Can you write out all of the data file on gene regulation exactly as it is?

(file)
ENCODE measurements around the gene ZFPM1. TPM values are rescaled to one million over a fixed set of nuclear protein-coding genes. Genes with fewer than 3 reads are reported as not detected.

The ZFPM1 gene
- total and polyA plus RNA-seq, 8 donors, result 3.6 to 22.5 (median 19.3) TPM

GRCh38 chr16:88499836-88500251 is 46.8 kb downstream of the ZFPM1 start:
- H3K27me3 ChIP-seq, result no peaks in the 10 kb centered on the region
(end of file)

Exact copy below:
ENCODE measurements around the gene ZFPM1. TPM values are rescaled to one million over a fixed set of nuclear protein-coding genes. Genes with fewer than 3 reads are reported as not detected.

The ZFPM1 gene
- total and polyA plus RNA-seq, 8 donors, result 3.6 to 22.5 (median 19.3) TPM

GRCh38 chr16:88499836-88500251 is 46.8 kb downstream of the ZFPM1 start:
- H3K27me3 ChIP-seq, result no peaks in the 10 kb centered on the region